4 Chinese Muslims freed from Guantanamo to Bermuda

WASHINGTON – Four Guantanamo Bay detainees have been released and resettled in Bermuda, U.S. officials said Thursday.
The four are part of a group of 17 Chinese Muslims who have been in legal limbo at the military detention center in Cuba.
Abdul Nasser, one of the four detainees who landed in Bermuda early Thursday morning, issued a statement through his lawyers, saying: "Growing up under communism we always dreamed of living in peace and working in free society like this one. Today you have let freedom ring."
It's the first time since 2006 that the U.S. has successfully resettled any of Guantanamo's population of Uighurs (WEE'-gurs), whose fate has been wending through the courts for years. The U.S. government had determined that they weren't enemy combatants and should be released. But China resisted their release, contending they were part of a Chinese separatist movement, and it had been unclear where they would go free.
The Uighur detainees are from a Chinese region that borders several Central Asian nations, including Afghanistan and Pakistan, where they were captured in 2001. Thirteen other Uighurs remain to be freed from Guantanamo.
The Justice Department on Thursday issued a statement thanking the government of Bermuda for helping resettle four of the detainees. Arrangements are being made for other Uighurs to be sent to the Pacific island nation of Palau.
The Uighurs' lawyers said they will be part of Bermuda's guest worker program.
U.S. officials did not say what restrictions, if any, would be placed on the Uighurs as they are resettled in Bermuda.
"We will consult regularly with the government of Bermuda on the status of these individuals," said Justice Department spokesman Dean Boyd.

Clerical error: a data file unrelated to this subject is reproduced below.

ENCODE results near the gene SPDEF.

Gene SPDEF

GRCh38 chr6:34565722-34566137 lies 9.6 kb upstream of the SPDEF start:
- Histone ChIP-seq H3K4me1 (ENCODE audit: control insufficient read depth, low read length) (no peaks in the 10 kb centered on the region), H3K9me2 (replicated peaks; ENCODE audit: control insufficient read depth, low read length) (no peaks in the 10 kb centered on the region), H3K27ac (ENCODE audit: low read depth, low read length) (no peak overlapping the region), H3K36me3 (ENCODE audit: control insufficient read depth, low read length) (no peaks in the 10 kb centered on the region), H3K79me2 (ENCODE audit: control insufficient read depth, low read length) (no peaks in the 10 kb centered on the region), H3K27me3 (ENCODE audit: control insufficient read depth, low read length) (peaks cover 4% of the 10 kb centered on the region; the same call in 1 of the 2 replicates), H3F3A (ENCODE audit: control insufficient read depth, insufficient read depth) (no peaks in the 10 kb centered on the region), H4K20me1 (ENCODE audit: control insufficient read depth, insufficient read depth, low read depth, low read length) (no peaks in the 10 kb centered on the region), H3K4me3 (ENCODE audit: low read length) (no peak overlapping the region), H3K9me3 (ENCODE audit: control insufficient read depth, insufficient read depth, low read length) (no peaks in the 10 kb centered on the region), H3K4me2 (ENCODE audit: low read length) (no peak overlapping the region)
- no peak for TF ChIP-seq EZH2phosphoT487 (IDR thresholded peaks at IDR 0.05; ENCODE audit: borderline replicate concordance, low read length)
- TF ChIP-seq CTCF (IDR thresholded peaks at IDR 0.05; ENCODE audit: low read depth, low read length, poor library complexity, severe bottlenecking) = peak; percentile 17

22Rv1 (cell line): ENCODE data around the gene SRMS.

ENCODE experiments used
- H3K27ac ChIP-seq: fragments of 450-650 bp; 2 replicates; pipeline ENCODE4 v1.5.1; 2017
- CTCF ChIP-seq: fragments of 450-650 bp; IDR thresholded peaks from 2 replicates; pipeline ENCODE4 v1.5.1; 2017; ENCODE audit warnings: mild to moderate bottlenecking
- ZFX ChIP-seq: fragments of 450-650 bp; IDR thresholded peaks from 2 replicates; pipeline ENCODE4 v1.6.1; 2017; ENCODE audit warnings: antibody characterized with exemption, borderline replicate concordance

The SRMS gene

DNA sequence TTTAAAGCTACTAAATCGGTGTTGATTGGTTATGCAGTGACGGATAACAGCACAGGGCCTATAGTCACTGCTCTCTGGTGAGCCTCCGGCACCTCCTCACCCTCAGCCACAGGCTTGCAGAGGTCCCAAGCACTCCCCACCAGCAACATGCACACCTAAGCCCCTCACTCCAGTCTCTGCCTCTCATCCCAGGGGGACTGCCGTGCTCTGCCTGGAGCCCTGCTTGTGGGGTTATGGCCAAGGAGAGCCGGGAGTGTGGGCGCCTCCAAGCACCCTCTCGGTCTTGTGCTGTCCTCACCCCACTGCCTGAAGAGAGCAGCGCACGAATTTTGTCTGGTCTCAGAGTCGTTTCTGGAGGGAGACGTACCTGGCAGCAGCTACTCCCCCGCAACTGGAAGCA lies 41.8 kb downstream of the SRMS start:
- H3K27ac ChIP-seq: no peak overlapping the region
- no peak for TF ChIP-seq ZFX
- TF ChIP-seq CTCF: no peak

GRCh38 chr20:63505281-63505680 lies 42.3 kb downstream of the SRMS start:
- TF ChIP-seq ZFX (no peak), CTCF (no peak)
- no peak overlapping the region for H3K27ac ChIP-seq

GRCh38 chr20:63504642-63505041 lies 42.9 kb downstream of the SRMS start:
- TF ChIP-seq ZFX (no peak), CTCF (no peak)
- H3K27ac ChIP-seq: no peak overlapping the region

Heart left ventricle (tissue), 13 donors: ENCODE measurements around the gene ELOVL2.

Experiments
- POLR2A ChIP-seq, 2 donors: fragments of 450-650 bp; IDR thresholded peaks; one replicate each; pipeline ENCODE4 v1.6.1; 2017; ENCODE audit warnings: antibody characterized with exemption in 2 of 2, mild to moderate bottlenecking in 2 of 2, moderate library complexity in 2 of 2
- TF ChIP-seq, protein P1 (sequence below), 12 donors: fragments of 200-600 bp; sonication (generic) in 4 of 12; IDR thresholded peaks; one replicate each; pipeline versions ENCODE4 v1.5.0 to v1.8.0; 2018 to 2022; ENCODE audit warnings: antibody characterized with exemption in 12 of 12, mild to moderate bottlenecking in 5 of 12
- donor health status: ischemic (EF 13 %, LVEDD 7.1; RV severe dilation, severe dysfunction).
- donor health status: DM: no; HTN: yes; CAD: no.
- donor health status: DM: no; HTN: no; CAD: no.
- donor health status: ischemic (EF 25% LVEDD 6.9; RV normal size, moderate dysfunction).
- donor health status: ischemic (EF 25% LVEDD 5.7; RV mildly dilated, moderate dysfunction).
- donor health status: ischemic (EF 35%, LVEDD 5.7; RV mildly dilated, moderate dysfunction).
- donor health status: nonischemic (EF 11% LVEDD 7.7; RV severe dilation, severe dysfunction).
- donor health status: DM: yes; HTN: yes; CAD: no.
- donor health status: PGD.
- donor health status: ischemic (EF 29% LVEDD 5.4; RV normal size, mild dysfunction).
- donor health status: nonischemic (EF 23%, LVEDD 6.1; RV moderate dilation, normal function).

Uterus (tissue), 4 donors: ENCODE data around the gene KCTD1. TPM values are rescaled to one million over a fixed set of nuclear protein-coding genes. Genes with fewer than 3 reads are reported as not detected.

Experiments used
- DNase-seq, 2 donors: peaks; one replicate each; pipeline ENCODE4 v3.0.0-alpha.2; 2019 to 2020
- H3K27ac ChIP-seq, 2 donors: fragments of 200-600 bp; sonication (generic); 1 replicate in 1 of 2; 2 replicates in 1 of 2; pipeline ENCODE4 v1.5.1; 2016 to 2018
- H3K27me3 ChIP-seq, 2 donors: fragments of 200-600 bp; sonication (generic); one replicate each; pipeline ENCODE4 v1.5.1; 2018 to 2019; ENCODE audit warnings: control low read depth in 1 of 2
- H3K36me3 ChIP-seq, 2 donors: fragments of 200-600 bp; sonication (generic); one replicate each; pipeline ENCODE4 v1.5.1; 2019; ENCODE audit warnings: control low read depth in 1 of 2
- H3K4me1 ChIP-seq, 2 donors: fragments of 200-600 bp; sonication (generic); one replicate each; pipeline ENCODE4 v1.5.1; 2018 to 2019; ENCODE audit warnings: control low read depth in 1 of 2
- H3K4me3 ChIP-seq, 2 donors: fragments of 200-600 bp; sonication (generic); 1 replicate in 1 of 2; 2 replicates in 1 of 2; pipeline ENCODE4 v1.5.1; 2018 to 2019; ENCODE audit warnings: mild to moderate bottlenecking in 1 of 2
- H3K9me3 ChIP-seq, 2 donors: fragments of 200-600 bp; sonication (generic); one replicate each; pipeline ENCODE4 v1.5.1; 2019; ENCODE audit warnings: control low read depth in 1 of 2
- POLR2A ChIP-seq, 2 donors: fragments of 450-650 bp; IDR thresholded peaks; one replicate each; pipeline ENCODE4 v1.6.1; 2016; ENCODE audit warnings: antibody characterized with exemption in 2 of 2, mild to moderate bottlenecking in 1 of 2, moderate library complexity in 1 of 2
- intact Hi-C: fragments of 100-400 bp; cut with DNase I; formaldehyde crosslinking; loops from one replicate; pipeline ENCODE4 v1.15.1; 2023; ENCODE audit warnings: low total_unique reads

One U.S. official, speaking on condition of anonymity because the official was not authorized to discuss negotiations between the two nations, said the four would not be allowed to travel to the United States without prior approval from American authorities.
The departure of the four detainees for Bermuda — a British territory — leaves 234 detainees remaining at Guantanamo, and comes in a busy week at the military base in Cuba.
On Tuesday morning, authorities brought detainee Ahmed Ghailani to New York to face trial in civilian court for the 1998 bombings of U.S. embassies in Africa. And the president of Palau said his nation will take some Uighurs.
The Uighurs are a unique group among the Guantanamo detainees. A federal judge ordered last year that they be released in the United States, but an appeals court overruled that decision. U.S. officials would not return them to China out of concerns they would be tortured or executed.
Albania accepted five Uighurs from Guantanamo in 2006, but declined to take more. Many nations have said no to receiving the Uighurs, out of concerns that doing so would anger the Chinese government.
Uighurs are from Xinjiang, an isolated region that borders Afghanistan, Pakistan and six Central Asian nations. They say they have been repressed by the Chinese government. China long has said that insurgents are leading an Islamic separatist movement in Xinjiang.
At one point, officials had considered bringing some of the Uighurs to Virginia, but the possibility provoked intense opposition in Congress, and the plan was shelved.

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